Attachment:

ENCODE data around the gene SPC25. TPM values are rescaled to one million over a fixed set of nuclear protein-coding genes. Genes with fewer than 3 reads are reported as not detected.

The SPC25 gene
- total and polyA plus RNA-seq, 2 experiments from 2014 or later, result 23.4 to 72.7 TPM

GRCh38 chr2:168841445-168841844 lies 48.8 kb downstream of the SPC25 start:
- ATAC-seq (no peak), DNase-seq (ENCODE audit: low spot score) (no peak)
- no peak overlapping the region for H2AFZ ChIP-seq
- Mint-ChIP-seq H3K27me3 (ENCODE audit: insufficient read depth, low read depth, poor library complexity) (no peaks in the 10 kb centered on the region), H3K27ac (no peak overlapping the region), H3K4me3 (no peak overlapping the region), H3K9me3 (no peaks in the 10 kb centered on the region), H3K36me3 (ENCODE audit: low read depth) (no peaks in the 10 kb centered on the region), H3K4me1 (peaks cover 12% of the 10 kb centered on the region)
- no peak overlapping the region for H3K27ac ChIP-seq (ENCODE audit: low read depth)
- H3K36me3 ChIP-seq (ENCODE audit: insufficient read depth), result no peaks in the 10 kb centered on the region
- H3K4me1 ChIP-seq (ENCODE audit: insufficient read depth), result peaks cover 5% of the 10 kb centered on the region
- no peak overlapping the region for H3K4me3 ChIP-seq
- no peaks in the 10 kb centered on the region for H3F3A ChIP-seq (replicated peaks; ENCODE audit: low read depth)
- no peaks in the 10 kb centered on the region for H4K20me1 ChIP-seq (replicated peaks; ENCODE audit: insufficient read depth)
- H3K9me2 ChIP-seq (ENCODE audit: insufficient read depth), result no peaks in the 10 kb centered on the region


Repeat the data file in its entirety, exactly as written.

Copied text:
ENCODE data around the gene SPC25. TPM values are rescaled to one million over a fixed set of nuclear protein-coding genes. Genes with fewer than 3 reads are reported as not detected.

The SPC25 gene
- total and polyA plus RNA-seq, 2 experiments from 2014 or later, result 23.4 to 72.7 TPM

GRCh38 chr2:168841445-168841844 lies 48.8 kb downstream of the SPC25 start:
- ATAC-seq (no peak), DNase-seq (ENCODE audit: low spot score) (no peak)
- no peak overlapping the region for H2AFZ ChIP-seq
- Mint-ChIP-seq H3K27me3 (ENCODE audit: insufficient read depth, low read depth, poor library complexity) (no peaks in the 10 kb centered on the region), H3K27ac (no peak overlapping the region), H3K4me3 (no peak overlapping the region), H3K9me3 (no peaks in the 10 kb centered on the region), H3K36me3 (ENCODE audit: low read depth) (no peaks in the 10 kb centered on the region), H3K4me1 (peaks cover 12% of the 10 kb centered on the region)
- no peak overlapping the region for H3K27ac ChIP-seq (ENCODE audit: low read depth)
- H3K36me3 ChIP-seq (ENCODE audit: insufficient read depth), result no peaks in the 10 kb centered on the region
- H3K4me1 ChIP-seq (ENCODE audit: insufficient read depth), result peaks cover 5% of the 10 kb centered on the region
- no peak overlapping the region for H3K4me3 ChIP-seq
- no peaks in the 10 kb centered on the region for H3F3A ChIP-seq (replicated peaks; ENCODE audit: low read depth)
- no peaks in the 10 kb centered on the region for H4K20me1 ChIP-seq (replicated peaks; ENCODE audit: insufficient read depth)
- H3K9me2 ChIP-seq (ENCODE audit: insufficient read depth), result no peaks in the 10 kb centered on the region